From the June 8, 1946 issue of the Christian Science Sentinel
Six years of war, day and night, over London have made as many changes in the character and thinking of some of us as in the landscape. They have knocked great gaps in the mental structure of mortal mind, destroying forever some of the unsound trusts in personalities and things. But the true structure is becoming more apparent through the teachings of our Leader, Mary Baker Eddy.
There were raids and, later, flying bombs, but I can truly say that at no time was I prevented from being at my place at the Reading Room or from doing anything I wished to do, though many a night I held to all I understood of God, using the ninety-first Psalm, “the scientific statement of being” from “Science and Health with Key to the Scriptures” by Mrs. Eddy (p. 468), and many of her hymns, especially “Mother’s Evening Prayer” (Poems, p. 4), which was always most comforting.
My wife was privileged to serve as a voluntary air raid warden in London, and my services for the armed forces were accepted. We have both been protected many times when exposed to danger, and are deeply grateful for that protection…. This, I acknowledge with gratitude, is the result of the study and application of Christian Science.
During the heavy London raids all my material possessions were destroyed, and I had to learn the meaning of true substance and home.
During the recent years of war Christian Science has been particularly helpful. Amid the daily uncertainties and mental strain, and during periods of night bombing, the knowledge divine Science has given me of spiritual reality has been a staff on which to lean.
The soldier carried with him in the breast pocket of his coat some snapshots of his home folks, a paper-covered copy of the service Hymnal, and also a service edition of the Christian Science textbook, “Science and Health with Key to the Scriptures” by Mary Baker Eddy. The bullet passed through the snapshots, the Hymnal, and part way through the textbook, and then glanced off seriously wounding his right arm. On being sent to a hospital in England, the young man was happy to make the acquaintance of another young man, who was also a Christian Scientist, and who was able to be of much service to him. Naturally, the young soldier felt a great sense of gratitude for his protection from the bullet of the sniper, and also for the spiritual help which his friend could give him.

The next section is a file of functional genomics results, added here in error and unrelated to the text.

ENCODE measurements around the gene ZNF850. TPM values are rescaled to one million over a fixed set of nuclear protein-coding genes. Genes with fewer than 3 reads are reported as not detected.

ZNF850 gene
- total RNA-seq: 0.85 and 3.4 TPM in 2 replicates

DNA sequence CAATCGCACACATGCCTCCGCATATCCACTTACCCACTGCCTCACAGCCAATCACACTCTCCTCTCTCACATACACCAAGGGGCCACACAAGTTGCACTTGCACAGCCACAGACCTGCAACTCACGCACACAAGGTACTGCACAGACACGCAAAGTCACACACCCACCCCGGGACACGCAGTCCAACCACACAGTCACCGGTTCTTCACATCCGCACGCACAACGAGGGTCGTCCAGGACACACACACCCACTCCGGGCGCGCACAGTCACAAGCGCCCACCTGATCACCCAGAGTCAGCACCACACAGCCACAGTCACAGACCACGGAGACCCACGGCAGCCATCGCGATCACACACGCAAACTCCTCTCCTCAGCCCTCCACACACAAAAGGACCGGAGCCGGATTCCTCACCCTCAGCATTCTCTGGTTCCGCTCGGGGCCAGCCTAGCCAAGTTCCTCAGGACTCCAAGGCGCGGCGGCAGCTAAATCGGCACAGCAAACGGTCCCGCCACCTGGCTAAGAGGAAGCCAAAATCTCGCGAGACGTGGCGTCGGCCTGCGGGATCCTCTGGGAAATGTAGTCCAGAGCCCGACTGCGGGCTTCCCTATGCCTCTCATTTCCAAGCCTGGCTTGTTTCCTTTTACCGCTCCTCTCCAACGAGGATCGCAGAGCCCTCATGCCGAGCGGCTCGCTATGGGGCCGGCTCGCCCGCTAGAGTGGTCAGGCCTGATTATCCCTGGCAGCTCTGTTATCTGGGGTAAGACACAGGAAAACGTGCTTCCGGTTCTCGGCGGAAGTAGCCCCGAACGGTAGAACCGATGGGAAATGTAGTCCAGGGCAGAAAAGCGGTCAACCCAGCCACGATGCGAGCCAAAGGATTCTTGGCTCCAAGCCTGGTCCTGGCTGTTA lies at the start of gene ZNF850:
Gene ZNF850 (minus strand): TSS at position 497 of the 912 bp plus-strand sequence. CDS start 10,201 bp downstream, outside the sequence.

During the air raids in this country I rode continually in the heavily bombed areas carrying out my duties. It was remarked that nothing seemed either to blow me off or to stop me from getting through, and I know that this was due only to Christian Science.
Christian Science has been my daily protection whilst I have been serving in the Royal Air Force. A bomb, which landed fifty yards from a wooden building in which I was occupied, bounced two hundred yards and exploded harmlessly in a field. On one occasion I was instantaneously healed of influenza after I had spoken on the telephone to a Christian Science Officiating Minister to His Majesty’s Forces.
It has been comforting and cheering to know that wherever one may go, fellow Scientists will always extend a loving hand. I have found this true in England as well as in America, in the churches, Reading Rooms. Rest Rooms, and private homes. The Wartime Ministers and Officiating Ministers have been practitioners and friends wherever I have been.
We were all lovingly protected, and our baby daughter was born almost painlessly during a heavy air raid over London. The house received a direct hit by a bomb which came through to the top landing. We were requested by the wardens to leave the house within seven minutes and told not to touch the bomb. A Christian Science practitioner was present and a Christian Science nurse in attendance. The bomb was safely removed—we were unaware how or when—and we had soon completely forgotten about it.